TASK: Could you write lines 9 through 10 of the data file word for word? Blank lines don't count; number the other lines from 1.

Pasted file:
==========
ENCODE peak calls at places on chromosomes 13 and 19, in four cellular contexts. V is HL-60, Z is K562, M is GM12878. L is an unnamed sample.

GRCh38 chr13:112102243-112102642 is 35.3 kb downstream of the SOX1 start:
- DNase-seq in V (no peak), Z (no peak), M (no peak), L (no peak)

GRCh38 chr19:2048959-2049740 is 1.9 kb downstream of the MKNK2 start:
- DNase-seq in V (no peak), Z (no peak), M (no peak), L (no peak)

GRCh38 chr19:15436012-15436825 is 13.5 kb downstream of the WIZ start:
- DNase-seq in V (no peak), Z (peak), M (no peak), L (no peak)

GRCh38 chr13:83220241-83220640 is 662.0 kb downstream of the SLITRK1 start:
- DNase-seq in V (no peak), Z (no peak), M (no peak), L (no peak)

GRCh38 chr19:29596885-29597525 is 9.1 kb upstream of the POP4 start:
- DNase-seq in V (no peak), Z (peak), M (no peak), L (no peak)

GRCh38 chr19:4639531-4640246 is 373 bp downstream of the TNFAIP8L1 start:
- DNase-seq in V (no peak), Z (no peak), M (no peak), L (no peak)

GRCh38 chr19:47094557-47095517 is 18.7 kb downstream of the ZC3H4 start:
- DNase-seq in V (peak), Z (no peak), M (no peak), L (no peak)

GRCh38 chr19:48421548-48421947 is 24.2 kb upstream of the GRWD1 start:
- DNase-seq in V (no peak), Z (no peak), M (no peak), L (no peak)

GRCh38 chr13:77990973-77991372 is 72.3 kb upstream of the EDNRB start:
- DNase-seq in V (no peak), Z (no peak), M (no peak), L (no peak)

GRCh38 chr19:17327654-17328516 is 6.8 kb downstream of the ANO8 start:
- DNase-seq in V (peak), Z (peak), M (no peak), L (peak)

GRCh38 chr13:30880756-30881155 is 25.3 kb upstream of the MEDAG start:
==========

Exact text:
- DNase-seq in V (no peak), Z (no peak), M (no peak), L (no peak)

GRCh38 chr19:29596885-29597525 is 9.1 kb upstream of the POP4 start: